Student Profile: Healthcare Leadership
Roger Goldberg '08
Joint degree candidate, Yale Medical School
Summer internship: Sun Farm Corporation
I have always been interested in many different things. As a Yale undergrad I was a history major but I also completed the premed requirements. I knew I wanted to go to med school, but I was not ready to sign up for four more years of school. Fortunately, I won a fellowship to study abroad, and spent the year after graduation living in the Netherlands, working in a cancer research lab and soaking up as much international experience and perspective as possible. After that, I spent two years in New York, as a consultant for McKinsey. Given my interest in learning about the business side of medicine, I worked primarily for healthcare clients. It was an amazing experience.
Currently, I am finishing my fourth year in the five-year MBA/MD program. I spent the first three years at the medical school, while this past year I was at SOM full time. Next year will be split 50-50 between the two.
In addition to SOMís new integrated core curriculum, my MBA/MD classmates and I also take a class called the Healthcare Leadership Seminar. Most Thursday evenings, a prominent physician who is working in either administration or business or health policy comes to campus for an intimate round-table conversation. We've had the former U.S. Surgeon General, the former CEO of Merck, the chief technology officer at Medtronic, the chief medical officer at Aetna. In addition to discussing topical issues, we talk a lot about careers and career trajectories, and how they got to where they did. Afterwards, a small group will go out to dinner, just five of us and that speaker, and continue the conversation. Itís been one of the highlights of the program.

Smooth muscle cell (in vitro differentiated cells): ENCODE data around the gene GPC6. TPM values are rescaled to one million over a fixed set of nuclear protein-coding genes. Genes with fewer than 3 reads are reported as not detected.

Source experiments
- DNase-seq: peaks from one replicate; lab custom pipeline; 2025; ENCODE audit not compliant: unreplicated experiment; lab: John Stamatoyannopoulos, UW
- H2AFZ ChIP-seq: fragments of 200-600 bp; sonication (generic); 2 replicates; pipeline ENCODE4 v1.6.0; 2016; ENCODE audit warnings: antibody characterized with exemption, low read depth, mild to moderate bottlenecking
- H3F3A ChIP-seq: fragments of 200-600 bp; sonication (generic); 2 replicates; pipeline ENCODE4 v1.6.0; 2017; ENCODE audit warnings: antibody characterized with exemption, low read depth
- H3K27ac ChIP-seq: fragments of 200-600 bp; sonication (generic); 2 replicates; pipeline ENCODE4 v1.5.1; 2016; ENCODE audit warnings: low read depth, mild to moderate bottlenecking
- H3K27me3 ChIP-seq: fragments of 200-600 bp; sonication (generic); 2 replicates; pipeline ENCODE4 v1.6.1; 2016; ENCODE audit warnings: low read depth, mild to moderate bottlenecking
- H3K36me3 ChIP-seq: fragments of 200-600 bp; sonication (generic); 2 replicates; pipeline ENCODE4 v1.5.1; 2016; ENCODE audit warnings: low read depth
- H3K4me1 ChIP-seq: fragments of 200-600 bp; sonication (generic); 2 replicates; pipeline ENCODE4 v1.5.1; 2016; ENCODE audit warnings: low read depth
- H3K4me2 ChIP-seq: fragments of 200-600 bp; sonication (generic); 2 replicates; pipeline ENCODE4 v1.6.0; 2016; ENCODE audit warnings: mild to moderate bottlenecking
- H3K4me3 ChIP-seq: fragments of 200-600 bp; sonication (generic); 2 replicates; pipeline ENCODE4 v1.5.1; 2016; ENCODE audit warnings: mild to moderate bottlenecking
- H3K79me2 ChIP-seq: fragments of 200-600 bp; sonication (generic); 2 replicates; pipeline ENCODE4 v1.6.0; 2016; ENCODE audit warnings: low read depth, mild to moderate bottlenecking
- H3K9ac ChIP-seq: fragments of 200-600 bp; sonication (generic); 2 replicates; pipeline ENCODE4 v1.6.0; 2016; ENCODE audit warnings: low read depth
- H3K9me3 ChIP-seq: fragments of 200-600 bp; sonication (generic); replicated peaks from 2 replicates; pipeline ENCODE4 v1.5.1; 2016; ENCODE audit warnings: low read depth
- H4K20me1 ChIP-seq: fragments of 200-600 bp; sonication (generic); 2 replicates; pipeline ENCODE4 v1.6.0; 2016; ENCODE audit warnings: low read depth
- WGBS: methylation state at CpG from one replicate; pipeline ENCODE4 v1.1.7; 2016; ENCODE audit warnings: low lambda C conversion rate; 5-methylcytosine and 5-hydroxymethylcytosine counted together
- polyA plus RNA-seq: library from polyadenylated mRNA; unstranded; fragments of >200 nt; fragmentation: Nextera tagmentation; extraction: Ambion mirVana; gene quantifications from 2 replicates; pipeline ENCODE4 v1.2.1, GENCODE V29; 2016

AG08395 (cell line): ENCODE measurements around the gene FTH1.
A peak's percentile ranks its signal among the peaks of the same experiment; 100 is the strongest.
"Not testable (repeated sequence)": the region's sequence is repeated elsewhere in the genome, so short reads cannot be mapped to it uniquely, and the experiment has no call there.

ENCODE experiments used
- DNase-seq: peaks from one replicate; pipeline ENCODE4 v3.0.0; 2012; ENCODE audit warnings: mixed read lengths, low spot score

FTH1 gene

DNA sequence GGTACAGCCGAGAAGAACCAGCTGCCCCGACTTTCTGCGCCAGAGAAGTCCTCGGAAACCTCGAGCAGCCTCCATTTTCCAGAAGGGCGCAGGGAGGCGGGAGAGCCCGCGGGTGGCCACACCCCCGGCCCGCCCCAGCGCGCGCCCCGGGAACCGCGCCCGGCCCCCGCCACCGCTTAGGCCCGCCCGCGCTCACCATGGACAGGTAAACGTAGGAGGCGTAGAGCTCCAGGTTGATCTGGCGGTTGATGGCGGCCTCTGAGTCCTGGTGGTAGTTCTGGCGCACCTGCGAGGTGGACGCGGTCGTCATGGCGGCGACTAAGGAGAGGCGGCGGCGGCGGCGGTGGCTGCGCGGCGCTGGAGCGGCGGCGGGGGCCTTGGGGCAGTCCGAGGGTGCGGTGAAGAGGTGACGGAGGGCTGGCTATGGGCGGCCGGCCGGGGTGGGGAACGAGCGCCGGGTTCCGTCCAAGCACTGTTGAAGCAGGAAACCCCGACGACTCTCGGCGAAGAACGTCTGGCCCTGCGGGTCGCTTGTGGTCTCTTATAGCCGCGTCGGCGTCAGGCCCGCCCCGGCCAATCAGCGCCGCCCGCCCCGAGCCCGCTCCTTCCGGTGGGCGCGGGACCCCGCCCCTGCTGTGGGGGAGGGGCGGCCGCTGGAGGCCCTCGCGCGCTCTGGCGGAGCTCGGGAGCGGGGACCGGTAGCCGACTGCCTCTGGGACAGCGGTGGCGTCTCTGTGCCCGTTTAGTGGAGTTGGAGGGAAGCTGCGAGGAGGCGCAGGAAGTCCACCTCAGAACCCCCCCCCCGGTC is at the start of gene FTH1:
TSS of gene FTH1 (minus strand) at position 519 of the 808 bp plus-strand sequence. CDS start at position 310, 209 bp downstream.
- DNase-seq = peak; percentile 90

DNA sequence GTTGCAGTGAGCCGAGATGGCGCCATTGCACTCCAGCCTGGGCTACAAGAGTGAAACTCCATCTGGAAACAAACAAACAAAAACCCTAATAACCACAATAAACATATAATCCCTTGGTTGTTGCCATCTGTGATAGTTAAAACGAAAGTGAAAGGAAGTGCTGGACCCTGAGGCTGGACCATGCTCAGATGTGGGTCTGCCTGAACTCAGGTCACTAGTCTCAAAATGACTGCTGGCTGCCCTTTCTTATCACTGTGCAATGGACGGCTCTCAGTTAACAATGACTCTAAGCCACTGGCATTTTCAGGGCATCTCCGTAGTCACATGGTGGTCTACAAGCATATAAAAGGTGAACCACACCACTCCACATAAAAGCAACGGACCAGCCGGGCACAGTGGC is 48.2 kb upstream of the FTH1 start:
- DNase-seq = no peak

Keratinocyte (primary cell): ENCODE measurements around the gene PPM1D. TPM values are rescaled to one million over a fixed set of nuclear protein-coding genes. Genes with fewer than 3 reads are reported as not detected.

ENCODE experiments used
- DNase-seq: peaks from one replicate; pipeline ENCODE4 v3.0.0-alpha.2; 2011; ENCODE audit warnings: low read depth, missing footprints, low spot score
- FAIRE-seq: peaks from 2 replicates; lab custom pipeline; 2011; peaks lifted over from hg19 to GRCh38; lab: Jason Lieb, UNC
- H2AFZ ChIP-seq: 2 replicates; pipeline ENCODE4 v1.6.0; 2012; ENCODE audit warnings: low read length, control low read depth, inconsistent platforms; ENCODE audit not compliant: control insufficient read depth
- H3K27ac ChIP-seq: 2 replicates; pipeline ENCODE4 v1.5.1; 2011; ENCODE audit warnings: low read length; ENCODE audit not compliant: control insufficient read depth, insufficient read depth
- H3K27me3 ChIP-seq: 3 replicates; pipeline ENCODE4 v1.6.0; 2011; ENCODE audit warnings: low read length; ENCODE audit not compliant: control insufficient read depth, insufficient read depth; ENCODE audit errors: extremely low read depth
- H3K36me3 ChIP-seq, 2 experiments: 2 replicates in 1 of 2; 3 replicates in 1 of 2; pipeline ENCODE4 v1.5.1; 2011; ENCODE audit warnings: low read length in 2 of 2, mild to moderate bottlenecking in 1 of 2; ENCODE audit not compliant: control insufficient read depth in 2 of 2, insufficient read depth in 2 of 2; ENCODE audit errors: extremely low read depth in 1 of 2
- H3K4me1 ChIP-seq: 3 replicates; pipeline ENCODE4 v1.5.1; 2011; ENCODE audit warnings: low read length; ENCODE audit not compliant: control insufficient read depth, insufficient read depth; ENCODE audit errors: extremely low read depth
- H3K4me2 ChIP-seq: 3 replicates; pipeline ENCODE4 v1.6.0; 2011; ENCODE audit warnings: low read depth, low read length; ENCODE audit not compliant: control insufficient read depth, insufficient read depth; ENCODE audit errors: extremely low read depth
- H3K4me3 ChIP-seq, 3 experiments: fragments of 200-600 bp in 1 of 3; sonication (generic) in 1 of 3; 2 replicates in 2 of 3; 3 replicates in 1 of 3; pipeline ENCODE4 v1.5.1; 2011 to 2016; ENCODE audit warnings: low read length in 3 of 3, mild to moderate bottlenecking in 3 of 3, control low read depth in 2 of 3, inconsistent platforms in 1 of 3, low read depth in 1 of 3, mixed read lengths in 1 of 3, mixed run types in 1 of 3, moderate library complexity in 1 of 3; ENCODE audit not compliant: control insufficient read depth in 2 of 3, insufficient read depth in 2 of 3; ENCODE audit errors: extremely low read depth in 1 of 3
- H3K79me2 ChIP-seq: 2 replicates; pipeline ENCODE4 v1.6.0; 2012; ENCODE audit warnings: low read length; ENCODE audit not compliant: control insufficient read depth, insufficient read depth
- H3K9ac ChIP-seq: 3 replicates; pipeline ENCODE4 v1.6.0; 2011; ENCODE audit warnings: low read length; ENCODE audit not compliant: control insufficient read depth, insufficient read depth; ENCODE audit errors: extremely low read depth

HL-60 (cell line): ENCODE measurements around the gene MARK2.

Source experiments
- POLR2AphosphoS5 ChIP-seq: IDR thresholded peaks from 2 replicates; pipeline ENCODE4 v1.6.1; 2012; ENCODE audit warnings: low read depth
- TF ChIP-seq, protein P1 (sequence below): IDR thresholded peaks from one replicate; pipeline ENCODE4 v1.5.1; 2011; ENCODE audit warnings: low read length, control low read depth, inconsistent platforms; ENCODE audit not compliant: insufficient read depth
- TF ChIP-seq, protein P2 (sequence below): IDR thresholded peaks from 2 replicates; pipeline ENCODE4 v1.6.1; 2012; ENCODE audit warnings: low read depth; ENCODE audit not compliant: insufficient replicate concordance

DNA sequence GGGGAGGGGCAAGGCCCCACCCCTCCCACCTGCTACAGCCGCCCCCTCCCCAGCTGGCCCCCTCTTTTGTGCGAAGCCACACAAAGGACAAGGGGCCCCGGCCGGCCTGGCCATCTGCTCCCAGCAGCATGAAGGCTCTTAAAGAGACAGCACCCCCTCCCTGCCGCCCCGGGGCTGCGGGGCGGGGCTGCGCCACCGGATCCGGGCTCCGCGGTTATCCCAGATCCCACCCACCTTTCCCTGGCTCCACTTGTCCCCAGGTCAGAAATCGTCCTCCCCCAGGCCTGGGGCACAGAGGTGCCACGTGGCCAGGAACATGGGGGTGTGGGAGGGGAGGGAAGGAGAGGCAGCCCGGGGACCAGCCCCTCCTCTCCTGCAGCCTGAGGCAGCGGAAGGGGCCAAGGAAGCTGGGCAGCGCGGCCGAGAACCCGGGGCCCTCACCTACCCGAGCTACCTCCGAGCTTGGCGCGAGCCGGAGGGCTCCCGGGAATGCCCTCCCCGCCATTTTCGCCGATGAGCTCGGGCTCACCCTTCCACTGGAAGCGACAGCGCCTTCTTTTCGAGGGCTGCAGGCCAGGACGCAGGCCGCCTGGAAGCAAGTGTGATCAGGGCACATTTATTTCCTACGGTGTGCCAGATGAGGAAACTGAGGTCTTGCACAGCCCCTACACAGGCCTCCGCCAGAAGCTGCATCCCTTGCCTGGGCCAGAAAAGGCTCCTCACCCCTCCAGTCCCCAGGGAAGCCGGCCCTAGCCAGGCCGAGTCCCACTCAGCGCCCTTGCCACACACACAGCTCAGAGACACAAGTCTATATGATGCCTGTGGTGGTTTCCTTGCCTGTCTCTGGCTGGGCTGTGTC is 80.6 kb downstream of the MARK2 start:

Many people ask me what I plan on doing with an MBA and an MD. My goal is to be a practicing physician with an overlay of some administrative or business development function. For example, I can see myself as the chairman of an academic department, or as someone who helps translate clinical ideas into commercialized products. I think there's a role for someone who understands the clinical issues at the bedside but also the administrative and market realities.
Iím going to specialize in ophthalmology. I chose it for a number of reasons. I like surgery, the idea of being able to fix something with your hands, but also that ophthalmologists have long-term relationships with patients, which most surgeons donít. Itís also very much technologically driven, which Iím really interested in. But thereís also a public health side, which dovetails with the SOM mission. After infectious diseases, eye care is probably the second largest public health issue worldwide. I expect that there will be lots of opportunities to make a difference throughout my career.
Interviewed on April 17, 2007.